The Maltese Herring (2019) by L C Tyler

Ethelred Tressiter, that not-desperately-successful crime writer turned occasional not-desperately-successful crime solver is having dinner at his old Oxford college when he comes across Dr Hilary Joyner, an historian with the fervent belief that buried treasure lurks in the depths of Sussex. Quite near to where Ethelred lives in fact…

Soon, Ethelred finds himself hosting both Joyner and his own agent, Elsie Thirkettle, and getting involved in a treasure hunt. But they are not the only people after the priceless statue of the Madonna (which originated in Malta, would you believe) – other academics, collectors, one femme fatale (in Elsie’s eyes at least) and at least two deeply suspicious gentlemen. When Dr Joyner is found dead at the bottom of the well, it seems the stakes are higher than anyone expected…

Doesn’t time fly when you’re having fun. This is the eighth Ethelred and Elsie book, a series which started with the outstanding The Herring-Seller’s Apprentice and has continued to impress with every new release. After eschewing a vague Allingham vibe with The Herring In The Smoke, Len Tyler has gone for a slightly more familiar target for the general reading populace, namely Raymond Chandler – yes, I know Hammett wrote the Falcon (thanks realthog) but Chandler gets mentioned much more in this one.

You may recall that I finally read The Maltese Falcon as part of my countdown to my 1000th review and found it disappointing in the extreme. To quote my good self:

“Basically, a bunch of unpleasant people cause trouble for another unpleasant person – the focus of the tale – which is resolved after a prolonged confrontation with everyone involved. In the process, people are punched, kicked, shot, kissed…”

Well, luckily our hero is a perfectly pleasant chap, although some people, especially fellow railway passengers, may disagree about Elsie. [To digress briefly on that point, this book needs to be read just for the wonder that is Chapter Two. Nothing to do with the mystery, but possibly the funniest thing I’ve read since someone had a pop at Knox’s Decalogue in The Sinking Admiral. Now who was that again…]

Readers of the series will know exactly what to expect from the series. A highly entertaining romp hiding a proper mystery – so no parallel to The Maltese Falcon there – which takes a fair few gentle swipes at the genre. There’s a good, distinct set of suspects, all with possible motives for murdering Professor Joyner, if indeed he was murdered, and the finger of suspicion spins round faster than a roulette wheel before the tale is over.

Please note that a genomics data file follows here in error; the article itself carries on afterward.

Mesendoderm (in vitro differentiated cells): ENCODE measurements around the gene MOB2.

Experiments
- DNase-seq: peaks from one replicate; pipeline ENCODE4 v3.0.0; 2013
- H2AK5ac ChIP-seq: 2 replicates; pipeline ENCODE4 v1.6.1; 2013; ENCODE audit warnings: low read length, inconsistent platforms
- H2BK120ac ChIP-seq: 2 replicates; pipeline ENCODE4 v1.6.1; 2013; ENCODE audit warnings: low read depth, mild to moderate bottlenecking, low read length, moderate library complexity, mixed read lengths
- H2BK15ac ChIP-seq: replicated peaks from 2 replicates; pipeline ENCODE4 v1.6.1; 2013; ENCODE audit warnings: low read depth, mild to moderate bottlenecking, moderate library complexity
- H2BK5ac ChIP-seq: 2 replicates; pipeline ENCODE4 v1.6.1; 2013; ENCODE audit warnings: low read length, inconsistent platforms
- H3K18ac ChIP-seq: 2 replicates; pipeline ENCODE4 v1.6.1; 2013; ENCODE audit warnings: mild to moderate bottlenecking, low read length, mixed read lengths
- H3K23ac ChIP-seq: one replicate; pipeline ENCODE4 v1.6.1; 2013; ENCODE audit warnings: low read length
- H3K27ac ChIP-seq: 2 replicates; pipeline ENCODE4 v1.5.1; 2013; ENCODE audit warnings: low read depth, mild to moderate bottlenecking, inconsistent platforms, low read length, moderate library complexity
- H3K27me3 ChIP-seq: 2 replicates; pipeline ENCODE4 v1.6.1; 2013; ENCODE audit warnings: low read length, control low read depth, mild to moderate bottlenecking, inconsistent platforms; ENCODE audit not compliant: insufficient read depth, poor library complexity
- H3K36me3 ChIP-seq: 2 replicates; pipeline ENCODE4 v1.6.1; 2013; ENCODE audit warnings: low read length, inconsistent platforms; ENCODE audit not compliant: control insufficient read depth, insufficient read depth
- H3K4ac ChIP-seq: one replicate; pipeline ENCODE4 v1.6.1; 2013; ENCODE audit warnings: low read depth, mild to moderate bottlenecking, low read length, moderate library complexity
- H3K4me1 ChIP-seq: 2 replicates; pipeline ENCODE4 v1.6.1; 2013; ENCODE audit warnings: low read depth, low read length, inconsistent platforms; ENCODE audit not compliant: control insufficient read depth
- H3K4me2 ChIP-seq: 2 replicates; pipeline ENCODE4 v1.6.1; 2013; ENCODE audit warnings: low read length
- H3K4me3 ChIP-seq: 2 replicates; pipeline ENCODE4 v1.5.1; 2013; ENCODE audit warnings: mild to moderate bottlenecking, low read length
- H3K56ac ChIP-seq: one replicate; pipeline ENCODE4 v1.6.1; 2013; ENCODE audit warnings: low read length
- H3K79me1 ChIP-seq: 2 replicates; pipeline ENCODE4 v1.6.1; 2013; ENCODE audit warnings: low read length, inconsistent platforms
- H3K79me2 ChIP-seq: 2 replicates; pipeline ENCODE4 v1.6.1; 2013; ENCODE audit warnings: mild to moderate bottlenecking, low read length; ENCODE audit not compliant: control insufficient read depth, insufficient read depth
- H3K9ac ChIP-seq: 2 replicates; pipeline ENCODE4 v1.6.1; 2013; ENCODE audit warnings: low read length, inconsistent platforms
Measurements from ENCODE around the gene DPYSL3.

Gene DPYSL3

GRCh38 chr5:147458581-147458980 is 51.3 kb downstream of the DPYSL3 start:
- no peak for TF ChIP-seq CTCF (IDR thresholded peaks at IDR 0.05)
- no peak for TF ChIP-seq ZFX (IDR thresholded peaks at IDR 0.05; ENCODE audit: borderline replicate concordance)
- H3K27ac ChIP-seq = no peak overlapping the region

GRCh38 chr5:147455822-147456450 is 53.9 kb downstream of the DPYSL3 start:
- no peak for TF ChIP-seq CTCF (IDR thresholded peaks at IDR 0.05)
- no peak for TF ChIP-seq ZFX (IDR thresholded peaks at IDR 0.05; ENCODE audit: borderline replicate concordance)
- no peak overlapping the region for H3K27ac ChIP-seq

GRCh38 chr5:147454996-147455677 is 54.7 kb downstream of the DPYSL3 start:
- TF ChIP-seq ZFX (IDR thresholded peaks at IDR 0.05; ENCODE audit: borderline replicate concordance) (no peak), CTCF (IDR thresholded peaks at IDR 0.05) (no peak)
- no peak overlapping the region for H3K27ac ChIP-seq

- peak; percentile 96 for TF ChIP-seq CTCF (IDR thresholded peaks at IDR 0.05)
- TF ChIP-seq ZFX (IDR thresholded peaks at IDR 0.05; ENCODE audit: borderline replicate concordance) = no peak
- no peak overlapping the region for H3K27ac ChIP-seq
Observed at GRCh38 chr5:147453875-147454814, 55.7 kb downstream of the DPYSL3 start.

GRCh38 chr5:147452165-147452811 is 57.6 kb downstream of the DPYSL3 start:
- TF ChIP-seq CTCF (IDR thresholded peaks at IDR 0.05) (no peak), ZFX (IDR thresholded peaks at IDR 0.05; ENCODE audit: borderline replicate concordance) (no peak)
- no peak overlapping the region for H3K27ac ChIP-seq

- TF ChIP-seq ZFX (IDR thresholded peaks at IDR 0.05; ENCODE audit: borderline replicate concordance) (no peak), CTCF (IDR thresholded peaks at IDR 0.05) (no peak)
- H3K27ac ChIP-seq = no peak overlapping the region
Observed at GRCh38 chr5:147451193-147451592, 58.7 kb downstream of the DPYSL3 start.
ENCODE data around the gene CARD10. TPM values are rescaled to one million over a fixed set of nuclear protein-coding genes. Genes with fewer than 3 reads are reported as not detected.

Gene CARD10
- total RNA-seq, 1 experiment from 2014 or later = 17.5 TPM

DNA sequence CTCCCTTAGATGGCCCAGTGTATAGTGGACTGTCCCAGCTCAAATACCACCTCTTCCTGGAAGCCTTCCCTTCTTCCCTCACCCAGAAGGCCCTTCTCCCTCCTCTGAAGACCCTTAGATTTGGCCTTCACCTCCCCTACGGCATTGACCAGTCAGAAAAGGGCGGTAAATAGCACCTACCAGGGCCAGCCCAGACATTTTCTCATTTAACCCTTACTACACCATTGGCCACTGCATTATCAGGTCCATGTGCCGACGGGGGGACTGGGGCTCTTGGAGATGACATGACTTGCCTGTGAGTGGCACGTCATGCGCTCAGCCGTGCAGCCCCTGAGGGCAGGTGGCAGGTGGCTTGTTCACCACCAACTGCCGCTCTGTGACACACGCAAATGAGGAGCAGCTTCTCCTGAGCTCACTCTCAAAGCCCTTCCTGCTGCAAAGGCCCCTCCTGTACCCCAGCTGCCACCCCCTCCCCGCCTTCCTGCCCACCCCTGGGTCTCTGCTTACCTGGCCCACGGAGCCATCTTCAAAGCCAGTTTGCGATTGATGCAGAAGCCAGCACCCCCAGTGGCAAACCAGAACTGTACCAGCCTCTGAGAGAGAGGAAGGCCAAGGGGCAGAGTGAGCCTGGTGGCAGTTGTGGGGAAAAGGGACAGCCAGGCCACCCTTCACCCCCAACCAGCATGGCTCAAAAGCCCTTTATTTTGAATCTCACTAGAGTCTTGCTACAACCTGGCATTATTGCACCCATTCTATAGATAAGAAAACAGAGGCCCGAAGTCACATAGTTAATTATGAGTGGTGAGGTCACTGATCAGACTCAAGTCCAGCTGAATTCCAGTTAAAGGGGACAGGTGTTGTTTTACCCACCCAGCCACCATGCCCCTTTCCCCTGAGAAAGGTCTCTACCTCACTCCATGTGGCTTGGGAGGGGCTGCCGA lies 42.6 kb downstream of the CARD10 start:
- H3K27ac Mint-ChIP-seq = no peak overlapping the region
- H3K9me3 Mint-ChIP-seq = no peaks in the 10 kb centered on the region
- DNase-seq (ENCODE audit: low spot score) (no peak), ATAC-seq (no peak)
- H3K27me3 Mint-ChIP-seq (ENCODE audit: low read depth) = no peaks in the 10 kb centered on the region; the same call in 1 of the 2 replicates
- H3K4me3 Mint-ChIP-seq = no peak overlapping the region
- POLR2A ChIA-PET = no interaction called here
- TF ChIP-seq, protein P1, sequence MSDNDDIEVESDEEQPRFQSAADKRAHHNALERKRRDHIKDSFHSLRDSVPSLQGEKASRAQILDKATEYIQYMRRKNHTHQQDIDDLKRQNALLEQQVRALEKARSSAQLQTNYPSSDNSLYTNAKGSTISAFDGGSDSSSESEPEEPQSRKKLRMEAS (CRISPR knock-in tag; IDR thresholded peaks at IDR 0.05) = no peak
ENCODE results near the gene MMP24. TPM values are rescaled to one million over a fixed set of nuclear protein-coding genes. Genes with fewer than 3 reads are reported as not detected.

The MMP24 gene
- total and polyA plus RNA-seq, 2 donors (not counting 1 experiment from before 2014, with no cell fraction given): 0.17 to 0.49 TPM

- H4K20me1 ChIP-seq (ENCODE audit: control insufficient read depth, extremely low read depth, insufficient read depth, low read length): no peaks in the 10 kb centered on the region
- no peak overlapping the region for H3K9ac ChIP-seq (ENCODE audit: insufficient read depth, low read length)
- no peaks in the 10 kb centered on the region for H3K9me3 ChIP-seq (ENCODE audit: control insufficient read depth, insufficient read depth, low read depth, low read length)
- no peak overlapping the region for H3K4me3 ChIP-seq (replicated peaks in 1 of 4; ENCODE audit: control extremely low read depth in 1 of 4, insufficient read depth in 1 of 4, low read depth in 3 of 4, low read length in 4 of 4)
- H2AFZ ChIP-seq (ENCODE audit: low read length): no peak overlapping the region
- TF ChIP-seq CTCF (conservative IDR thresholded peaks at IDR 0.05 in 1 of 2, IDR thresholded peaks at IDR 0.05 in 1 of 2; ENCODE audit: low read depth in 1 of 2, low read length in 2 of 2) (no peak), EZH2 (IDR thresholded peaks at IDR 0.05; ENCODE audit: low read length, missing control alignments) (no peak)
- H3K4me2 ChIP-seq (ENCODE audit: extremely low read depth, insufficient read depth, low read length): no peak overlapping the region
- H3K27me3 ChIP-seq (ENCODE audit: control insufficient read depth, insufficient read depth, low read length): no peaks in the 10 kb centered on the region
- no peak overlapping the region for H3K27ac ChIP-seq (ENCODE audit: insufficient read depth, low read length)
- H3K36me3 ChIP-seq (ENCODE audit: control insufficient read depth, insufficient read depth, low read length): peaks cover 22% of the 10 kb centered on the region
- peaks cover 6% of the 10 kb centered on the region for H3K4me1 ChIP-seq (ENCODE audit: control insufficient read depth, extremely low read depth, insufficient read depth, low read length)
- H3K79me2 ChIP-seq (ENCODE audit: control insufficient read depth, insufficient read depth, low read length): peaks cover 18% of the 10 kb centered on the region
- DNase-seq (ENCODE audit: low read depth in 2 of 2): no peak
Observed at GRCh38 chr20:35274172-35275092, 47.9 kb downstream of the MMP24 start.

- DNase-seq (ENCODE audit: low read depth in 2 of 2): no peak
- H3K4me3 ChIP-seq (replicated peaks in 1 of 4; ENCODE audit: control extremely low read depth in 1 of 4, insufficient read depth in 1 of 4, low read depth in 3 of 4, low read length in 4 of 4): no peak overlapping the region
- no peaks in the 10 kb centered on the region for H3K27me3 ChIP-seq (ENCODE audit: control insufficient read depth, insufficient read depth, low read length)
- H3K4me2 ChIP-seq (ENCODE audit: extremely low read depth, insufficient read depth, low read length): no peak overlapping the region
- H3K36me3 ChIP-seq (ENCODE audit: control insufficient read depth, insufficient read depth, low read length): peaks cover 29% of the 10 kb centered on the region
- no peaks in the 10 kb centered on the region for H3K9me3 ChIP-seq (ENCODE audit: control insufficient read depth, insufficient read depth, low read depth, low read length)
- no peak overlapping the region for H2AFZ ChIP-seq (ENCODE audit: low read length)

What lifts this series above many of its contemporaries is the voices of the narrators. Ethelred is entertaining enough, but Elsie’s chapters, with her distinctive point of view, are the highlights. I think Len is wise not to let her dominate the narrative, as her somewhat cynical nature would make writing a proper mystery difficult – she’d miss out most of the details – but those chapters are laugh-out-loud funny as opposed to just humorous.

Yet again, Len Tyler has produced a wonderfully put together novel – funny, even if you don’t know much about Chandler, with endearing central characters and a well-plotted mystery. Oh, and if you haven’t tried them yet, and you’re a fan of the series, don’t miss out on his historical John Grey series, starting with this one. They’re great too! And if you want more info on his books in general, then take a look at this page.

Availability: It’s out on July 18th as a hardback and an ebook. Thanks to Allison and Busby for the review copy.

7 comments

  1. I’m not sure what to make of these. I just finished the third book in the series (Library) yesterday, and it really was a case of “Really? Was that it?”

    It’s amusing enough, but sometimes I get the feeling that Tyler is more interested in poking fun at mysteries than actually writing a mystery. Sure, I’ve been badly burned by the debacle that is Gilbert Adair, but when I read these books I just can’t shake the feeling that this is an Adair in disguise. Though never, never as mean.

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  2. […] But even outside of the mystery theme, Tyler’s prose style is a delight to read. Even on the first page, what could have been an dull piece of description, is instead turned into a moment of perfectly phrased humour: ‘And there was also something about him – it was difficult to say precisely what – that suggested he had run out of deodorant.’ The tour de force though, has to be the second chapter narrated by Elsie. Her time as train passenger is truly memorable. To be honest you would not want to be on a train with her, but observed from the outside her self-centred and rude tendencies are an absolute hoot to read, as is the way she completely gets herself out of any comeuppances. I’m not the only one to enjoy this chapter, as the Puzzle Doctor also mentions it in his own review, which you can read here. […]

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